When to go to the ER For Diverticulitis
There are a few symptoms of Diverticulitis that should never be ignored. These symptoms point to a more serious complication of the condition and typically require a 2-day stay in the hospital for IV antibiotics and in more serious cases, surgery. These symptoms include excessive vomiting and severe nausea, fever of over 100 with or without chills or loss or sudden change in appetite.
The emergency room can be a scary place which is why more and more patients are finding stand-alone emergency departments are a better fit for their needs. Places like Physicians Premier offer the same treatments as those found in hospitals, but without the hospital environment. If a hospital stay is required for treatment, the facility will arrange transport to the hospital. In any case, if you experience any of the severe symptoms of diverticulitis or one of the symptoms that mimic something potentially more serious, you should go to the emergency room for treatment as soon as possible.
- Saratoga Emergency Room
- Staples Corpus Christi Emergency Room
- Ennis Joslin South Padre Island Emergency Room
- Portland Texas Emergency Room
- Calallen Texas Emergency Room
- San Antonio Emergency Room
- New Braunfels Emergency Room
- Bryan Emergency Room
- Bulverde Emergency Room
UCLA researchers interviewed people with diverticulitis and confirmed that many suffer psychological and physical symptoms long after their acute illness has passed.
For the study, published this week in the peer-reviewed journal Quality of Life Research, a UCLA team led by Dr. Brennan Spiegel interviewed patients in great detail about the symptoms they experience weeks, months or even years after an acute diverticulitis attack. Their striking findings add to growing evidence that, for some patients, diverticulitis goes beyond isolated attacks and can lead to a chronic condition that mimics irritable bowel syndrome.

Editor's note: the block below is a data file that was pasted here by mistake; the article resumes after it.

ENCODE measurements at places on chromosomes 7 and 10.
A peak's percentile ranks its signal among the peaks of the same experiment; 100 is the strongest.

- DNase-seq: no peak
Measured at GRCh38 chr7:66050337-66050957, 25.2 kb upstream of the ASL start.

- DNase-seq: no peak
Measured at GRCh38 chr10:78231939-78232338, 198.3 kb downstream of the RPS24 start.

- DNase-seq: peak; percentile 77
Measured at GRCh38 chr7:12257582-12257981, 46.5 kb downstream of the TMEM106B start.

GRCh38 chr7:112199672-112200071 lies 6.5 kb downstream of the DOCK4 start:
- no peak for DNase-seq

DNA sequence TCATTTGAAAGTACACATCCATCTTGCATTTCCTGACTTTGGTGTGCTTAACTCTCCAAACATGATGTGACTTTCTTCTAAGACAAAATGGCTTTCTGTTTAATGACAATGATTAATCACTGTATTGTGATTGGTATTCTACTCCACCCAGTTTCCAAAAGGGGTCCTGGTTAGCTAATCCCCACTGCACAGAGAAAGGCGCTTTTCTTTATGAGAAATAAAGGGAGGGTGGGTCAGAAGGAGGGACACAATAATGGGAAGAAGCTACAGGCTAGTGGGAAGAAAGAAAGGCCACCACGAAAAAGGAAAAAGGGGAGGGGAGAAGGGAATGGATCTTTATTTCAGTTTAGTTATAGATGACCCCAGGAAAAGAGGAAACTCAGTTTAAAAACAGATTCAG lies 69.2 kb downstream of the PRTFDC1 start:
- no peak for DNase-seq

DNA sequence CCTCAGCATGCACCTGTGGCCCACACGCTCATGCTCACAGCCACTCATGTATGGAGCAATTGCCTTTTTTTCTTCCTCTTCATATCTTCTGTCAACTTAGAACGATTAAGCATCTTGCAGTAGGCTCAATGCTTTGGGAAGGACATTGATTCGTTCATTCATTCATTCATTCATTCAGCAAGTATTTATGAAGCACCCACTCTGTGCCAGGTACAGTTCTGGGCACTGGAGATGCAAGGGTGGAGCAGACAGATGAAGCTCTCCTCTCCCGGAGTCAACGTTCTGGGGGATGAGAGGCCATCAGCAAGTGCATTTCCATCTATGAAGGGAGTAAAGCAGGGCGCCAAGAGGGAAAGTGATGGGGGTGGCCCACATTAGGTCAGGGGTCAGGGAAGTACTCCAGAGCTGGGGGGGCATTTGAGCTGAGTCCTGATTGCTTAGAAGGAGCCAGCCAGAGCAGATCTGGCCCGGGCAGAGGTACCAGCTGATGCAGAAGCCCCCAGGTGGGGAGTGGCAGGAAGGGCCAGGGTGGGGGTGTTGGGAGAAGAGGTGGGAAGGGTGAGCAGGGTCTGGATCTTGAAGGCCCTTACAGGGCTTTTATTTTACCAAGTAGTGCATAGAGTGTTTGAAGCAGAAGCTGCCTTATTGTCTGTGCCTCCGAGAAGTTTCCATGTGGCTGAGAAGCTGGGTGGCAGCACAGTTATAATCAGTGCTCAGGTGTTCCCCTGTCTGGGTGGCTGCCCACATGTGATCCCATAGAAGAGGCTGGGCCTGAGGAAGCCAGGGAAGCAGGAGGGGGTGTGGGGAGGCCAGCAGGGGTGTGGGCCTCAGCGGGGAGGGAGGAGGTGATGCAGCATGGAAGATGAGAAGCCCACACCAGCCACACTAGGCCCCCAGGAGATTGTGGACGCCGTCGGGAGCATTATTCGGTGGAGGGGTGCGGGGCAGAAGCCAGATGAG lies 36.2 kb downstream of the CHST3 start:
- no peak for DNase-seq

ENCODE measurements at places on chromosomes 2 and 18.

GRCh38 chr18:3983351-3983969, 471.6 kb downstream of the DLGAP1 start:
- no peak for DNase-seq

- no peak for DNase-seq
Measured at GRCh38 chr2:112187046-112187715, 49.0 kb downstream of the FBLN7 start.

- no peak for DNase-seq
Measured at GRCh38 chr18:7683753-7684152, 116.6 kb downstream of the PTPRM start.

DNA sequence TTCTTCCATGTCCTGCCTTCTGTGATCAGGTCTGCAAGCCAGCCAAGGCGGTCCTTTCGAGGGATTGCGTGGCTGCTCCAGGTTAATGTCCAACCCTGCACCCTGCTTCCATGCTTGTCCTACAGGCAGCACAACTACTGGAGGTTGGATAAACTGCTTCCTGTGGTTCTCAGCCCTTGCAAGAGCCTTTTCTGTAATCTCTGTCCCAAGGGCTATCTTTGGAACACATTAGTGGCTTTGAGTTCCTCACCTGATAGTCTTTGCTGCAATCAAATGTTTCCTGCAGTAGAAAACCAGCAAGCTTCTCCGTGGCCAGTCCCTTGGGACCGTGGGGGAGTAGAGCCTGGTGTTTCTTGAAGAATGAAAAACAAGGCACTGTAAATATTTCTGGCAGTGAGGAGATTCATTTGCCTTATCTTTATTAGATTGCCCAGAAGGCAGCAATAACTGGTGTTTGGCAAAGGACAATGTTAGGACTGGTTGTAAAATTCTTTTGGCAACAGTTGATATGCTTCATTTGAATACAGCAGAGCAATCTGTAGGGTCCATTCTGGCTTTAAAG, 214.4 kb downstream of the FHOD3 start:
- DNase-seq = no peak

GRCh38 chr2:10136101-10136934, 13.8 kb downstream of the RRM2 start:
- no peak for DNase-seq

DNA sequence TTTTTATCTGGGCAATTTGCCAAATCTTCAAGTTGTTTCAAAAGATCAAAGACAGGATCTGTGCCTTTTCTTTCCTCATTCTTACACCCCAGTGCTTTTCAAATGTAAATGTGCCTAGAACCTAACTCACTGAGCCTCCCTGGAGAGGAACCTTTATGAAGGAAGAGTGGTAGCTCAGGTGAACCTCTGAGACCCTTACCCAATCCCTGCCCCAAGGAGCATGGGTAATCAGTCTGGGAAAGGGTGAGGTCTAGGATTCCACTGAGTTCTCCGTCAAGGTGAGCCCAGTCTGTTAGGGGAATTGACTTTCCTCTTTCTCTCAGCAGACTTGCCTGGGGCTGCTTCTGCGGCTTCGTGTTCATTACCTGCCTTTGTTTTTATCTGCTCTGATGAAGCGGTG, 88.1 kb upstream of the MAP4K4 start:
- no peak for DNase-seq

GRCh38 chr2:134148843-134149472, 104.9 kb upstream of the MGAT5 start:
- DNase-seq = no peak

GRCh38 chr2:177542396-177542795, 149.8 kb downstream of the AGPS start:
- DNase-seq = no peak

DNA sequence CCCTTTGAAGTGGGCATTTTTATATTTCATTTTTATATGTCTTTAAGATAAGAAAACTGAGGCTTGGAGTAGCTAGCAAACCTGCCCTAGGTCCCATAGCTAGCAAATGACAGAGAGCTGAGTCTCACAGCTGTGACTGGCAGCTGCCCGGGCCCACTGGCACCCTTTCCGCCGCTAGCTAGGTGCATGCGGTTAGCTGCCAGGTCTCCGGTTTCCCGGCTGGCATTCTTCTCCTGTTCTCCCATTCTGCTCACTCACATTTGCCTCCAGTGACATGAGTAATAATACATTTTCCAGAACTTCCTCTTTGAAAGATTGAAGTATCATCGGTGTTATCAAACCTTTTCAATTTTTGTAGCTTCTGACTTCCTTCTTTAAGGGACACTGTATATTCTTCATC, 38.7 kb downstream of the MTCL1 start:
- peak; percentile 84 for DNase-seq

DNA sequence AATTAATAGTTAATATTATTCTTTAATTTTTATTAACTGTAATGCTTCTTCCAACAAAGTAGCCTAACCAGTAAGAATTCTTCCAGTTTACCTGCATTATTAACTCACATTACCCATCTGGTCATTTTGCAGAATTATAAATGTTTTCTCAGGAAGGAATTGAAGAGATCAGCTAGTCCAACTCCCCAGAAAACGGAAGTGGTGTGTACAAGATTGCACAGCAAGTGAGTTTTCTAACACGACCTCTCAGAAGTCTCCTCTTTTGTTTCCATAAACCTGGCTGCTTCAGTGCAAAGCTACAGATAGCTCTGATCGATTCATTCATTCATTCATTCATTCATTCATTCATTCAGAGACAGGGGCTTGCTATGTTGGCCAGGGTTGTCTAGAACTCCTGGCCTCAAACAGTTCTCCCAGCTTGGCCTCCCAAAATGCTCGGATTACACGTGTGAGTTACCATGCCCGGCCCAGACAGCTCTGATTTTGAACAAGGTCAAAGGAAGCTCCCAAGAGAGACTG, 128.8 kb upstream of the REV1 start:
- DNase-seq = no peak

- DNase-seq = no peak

As they age, most people develop diverticulosis, a disorder characterized by the formation of pouches in the lining of the colon. More than 50 percent of people over 60 have the condition, but the pouches usually don’t cause any problems. Occasionally, however, the pouches become inflamed, leading to a related disorder called diverticulitis, which causes pain and infection in the abdomen. Doctors usually treat diverticulitis with antibiotics, or in more severe cases, surgery.
The condition has long been thought to be acute with periods of relative silence in between attacks, but according to researchers, that’s not true for everyone. Some patients experience ongoing symptoms.
In an earlier study, Spiegel and colleagues found that people suffering from diverticulitis have a four-fold higher risk of developing IBS after their illness, a condition called post-diverticulitis irritable bowel syndrome, and that patients had anxiety and depression long after the initial attack. However, that study was based on a database of more than 1,000 patients and did not draw from personal testimonials from people living with diverticulitis.
In the latest research, patients described feelings of fear, anxiety and depression, and said they had been stigmatized for having the condition. Interviewees also said they live in constant fear of having another attack, are scared to travel and feel socially isolated. In addition, many patients continue to experience bothersome physical symptoms such as bloating, watery stools, abdominal pain, incomplete evacuation and nausea.